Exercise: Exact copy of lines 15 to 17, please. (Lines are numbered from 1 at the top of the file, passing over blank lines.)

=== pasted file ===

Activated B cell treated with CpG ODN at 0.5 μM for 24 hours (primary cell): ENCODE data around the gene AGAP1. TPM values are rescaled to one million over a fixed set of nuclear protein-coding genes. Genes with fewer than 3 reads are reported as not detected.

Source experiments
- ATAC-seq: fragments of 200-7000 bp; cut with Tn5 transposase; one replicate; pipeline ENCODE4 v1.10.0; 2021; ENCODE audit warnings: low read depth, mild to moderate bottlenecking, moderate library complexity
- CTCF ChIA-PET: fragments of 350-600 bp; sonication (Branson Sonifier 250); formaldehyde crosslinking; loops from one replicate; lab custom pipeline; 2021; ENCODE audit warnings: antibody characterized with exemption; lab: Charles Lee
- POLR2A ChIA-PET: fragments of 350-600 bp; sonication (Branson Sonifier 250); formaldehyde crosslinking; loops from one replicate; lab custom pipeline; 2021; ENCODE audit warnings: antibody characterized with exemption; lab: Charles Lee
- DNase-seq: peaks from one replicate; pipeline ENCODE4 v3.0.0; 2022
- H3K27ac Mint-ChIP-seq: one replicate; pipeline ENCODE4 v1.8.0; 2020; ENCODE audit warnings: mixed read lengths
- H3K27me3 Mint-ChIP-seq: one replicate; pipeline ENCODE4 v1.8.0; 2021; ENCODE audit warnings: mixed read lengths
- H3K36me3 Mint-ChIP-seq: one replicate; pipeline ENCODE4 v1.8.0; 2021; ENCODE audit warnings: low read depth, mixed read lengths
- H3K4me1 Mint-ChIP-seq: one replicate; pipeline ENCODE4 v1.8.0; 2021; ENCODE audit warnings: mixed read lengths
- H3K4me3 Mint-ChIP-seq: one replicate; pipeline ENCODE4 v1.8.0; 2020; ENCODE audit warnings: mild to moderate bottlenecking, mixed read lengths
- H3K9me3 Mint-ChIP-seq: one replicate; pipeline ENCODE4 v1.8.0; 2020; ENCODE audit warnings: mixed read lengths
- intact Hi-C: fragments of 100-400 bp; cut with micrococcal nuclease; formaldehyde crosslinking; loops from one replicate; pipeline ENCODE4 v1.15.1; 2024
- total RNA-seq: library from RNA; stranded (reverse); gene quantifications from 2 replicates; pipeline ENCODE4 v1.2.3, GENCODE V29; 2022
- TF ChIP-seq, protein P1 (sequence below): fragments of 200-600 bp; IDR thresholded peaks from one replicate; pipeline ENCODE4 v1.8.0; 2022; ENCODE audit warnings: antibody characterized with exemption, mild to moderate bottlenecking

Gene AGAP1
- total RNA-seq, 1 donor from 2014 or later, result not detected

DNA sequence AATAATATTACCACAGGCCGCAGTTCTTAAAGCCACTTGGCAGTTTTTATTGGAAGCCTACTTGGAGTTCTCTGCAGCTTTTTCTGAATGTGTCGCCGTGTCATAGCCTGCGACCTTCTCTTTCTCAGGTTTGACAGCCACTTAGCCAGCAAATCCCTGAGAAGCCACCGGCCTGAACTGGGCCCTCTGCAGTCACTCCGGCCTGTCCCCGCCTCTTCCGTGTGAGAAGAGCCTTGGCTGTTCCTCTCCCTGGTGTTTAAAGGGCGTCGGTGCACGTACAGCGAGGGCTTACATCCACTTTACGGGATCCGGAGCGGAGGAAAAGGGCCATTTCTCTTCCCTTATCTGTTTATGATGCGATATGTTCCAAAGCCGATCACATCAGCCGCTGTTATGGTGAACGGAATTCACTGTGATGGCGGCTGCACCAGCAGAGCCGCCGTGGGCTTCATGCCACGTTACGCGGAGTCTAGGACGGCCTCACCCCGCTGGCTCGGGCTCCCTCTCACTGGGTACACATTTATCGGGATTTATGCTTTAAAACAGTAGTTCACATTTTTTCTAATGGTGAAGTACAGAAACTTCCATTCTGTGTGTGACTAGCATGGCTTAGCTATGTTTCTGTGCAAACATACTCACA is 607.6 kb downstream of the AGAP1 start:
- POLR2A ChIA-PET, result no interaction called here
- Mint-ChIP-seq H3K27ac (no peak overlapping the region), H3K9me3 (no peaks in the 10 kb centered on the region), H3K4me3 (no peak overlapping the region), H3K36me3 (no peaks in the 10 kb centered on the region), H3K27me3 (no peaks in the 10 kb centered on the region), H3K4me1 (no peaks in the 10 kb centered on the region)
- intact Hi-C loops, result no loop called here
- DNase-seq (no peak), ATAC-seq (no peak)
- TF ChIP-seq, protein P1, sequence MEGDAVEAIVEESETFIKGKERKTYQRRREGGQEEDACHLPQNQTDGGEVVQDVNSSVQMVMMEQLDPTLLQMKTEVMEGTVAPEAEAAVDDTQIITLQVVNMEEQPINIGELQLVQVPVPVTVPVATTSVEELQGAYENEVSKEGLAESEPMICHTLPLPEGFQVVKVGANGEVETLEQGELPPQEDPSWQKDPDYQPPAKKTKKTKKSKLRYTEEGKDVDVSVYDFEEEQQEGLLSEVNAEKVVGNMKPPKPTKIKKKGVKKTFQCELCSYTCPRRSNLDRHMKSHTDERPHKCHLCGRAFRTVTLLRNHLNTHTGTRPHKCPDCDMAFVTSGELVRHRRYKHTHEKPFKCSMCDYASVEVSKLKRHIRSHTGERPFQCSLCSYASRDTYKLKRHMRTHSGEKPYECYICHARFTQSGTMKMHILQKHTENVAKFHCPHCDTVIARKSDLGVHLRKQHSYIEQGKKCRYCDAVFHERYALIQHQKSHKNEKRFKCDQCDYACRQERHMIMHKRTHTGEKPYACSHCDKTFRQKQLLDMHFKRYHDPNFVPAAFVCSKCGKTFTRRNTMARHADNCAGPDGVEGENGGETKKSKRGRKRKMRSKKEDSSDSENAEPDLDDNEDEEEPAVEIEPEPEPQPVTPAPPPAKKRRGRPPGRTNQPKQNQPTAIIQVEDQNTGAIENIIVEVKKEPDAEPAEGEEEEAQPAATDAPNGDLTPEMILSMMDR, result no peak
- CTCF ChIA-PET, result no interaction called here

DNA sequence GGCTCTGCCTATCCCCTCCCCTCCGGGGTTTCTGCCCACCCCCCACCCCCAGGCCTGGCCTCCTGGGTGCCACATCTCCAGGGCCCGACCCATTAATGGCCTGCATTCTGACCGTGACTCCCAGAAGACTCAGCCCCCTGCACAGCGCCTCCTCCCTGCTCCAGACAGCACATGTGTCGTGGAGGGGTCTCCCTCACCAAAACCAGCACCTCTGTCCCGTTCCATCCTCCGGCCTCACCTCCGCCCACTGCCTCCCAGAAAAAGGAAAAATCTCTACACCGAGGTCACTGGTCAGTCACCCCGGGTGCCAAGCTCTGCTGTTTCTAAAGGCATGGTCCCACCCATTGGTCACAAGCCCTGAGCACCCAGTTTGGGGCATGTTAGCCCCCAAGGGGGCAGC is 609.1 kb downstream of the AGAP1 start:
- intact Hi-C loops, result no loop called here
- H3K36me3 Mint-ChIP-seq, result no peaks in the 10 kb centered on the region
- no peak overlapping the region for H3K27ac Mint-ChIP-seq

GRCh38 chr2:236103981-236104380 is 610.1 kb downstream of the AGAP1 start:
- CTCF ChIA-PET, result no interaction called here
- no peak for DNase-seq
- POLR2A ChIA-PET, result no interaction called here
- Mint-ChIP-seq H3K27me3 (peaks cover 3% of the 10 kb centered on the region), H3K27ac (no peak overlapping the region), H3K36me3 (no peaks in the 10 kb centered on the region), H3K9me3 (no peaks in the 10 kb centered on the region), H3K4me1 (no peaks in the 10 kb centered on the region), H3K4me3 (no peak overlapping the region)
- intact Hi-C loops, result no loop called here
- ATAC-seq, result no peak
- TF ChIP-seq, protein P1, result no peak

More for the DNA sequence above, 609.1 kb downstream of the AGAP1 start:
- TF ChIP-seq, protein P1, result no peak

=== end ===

- TF ChIP-seq, protein P1 (sequence below): fragments of 200-600 bp; IDR thresholded peaks from one replicate; pipeline ENCODE4 v1.8.0; 2022; ENCODE audit warnings: antibody characterized with exemption, mild to moderate bottlenecking

Gene AGAP1
- total RNA-seq, 1 donor from 2014 or later, result not detected